Many technological innovations rely upon User Interface Design to elevate their technical complexity to a usable product. Technology alone may not win user acceptance and subsequent marketability. The User Experience, or how the user experiences the end product, is the key to acceptance. And that is where User Interface Design enters the design process. While product engineers focus on the technology, usability specialists focus on the user interface. For greatest efficiency and cost effectiveness, this working relationship should be maintained from the start of a project to its rollout.
When applied to computer software, User Interface Design is also known as Human-Computer Interaction or HCI. While people often think of Interface Design in terms of computers, it also refers to many products where the user interacts with controls or displays. Military aircraft, vehicles, airports, audio equipment, and computer peripherals, are a few products that extensively apply User Interface Design.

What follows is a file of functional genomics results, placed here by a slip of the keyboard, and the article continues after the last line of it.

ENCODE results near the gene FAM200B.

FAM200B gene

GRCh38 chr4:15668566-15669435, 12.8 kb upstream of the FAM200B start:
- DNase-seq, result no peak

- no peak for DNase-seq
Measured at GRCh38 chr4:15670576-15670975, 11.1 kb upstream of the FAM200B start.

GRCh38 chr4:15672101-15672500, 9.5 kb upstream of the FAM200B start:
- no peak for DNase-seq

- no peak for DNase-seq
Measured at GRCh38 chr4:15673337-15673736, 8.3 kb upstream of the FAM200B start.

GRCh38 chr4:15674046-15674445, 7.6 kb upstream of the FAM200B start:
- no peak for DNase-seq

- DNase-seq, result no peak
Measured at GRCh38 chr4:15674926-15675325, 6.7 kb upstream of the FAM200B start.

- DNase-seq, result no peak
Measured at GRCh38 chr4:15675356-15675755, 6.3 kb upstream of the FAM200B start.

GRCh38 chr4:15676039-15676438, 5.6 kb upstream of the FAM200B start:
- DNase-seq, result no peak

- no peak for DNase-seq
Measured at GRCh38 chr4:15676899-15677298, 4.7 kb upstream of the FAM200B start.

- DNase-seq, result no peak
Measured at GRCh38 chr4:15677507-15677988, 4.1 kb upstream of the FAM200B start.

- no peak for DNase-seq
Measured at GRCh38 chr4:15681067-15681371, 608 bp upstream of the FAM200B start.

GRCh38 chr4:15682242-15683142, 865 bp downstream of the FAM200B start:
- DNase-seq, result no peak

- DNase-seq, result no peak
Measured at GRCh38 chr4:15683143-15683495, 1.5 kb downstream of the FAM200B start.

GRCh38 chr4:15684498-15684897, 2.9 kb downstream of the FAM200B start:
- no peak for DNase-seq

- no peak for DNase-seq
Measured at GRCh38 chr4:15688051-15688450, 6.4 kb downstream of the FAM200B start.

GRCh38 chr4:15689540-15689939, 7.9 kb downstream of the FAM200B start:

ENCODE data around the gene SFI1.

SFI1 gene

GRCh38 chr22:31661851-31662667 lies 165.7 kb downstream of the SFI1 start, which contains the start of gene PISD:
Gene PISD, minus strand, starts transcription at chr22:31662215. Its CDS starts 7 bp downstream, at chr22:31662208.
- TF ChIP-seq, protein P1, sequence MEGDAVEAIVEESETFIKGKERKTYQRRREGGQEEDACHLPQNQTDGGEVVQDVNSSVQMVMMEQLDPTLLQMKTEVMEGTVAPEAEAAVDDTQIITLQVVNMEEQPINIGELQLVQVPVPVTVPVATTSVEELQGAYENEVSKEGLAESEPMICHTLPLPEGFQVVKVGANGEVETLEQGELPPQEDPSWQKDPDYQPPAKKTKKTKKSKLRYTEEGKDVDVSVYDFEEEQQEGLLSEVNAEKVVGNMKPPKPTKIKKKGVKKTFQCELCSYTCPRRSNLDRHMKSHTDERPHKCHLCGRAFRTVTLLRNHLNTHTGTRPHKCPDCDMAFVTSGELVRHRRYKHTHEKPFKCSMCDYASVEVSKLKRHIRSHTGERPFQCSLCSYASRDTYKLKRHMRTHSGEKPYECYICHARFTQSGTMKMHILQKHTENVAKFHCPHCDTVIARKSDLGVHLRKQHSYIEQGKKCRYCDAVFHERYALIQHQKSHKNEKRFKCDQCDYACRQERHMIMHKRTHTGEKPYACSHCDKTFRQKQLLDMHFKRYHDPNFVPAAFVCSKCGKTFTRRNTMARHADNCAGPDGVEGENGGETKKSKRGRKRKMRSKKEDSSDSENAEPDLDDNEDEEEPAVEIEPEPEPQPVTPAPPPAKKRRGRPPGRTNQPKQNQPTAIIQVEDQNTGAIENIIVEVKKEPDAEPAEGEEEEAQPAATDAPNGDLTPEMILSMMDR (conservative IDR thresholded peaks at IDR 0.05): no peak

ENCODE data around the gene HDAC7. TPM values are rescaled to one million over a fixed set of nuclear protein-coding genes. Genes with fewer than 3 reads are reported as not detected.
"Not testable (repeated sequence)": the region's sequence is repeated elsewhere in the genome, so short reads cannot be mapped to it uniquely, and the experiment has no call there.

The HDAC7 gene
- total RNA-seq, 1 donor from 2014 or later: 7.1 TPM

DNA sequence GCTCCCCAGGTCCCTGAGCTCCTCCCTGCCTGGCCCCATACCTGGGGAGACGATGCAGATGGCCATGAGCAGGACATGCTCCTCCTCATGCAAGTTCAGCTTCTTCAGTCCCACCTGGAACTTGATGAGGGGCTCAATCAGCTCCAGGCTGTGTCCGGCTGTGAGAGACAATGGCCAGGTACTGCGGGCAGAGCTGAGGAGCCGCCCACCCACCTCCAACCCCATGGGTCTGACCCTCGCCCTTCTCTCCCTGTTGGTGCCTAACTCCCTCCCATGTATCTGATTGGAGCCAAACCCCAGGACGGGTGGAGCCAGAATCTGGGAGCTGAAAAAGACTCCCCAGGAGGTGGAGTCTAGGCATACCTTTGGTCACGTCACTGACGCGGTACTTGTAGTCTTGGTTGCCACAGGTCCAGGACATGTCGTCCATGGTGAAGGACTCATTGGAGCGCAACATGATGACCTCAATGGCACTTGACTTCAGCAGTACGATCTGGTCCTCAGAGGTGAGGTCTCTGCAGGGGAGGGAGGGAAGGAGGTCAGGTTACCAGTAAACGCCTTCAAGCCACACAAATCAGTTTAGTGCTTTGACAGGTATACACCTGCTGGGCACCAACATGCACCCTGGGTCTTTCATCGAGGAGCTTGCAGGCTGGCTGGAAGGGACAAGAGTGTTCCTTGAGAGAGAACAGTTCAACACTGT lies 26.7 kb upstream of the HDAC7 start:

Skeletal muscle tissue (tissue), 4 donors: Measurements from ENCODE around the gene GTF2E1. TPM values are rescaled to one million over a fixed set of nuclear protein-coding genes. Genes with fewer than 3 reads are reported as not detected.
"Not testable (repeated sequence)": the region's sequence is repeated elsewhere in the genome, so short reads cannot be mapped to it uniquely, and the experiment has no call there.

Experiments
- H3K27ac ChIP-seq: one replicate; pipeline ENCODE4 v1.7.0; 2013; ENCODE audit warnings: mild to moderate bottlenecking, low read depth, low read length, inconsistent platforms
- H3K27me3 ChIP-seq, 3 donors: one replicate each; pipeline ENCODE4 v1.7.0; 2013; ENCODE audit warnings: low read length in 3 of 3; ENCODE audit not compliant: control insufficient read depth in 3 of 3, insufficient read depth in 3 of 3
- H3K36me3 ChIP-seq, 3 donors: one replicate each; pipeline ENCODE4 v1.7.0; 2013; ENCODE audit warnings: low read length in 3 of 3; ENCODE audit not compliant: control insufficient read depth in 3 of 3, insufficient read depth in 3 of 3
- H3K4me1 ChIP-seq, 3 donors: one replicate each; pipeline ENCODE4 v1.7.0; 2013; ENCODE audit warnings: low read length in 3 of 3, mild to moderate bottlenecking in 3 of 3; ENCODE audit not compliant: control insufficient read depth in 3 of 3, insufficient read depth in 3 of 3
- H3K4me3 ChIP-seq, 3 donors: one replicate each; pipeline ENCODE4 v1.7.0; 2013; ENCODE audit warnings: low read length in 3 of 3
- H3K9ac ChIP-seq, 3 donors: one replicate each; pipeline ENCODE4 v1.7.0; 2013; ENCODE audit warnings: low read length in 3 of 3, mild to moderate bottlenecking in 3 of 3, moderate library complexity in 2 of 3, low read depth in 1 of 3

Optimized User Interface Design requires a systematic approach to the design process. But, to ensure optimum performance, Usability Testing is required. This empirical testing permits naïve users to provide data about what does work as anticipated and what does not work. Only after the resulting repairs are made can a product be deemed to have a user optimized interface.
The importance of good User Interface Design can be the difference between product acceptance and rejection in the marketplace. If end-users feel it is not easy to learn, not easy to use, or too cumbersome, an otherwise excellent product could fail. Good User Interface Design can make a product easy to understand and use, which results in greater user acceptance.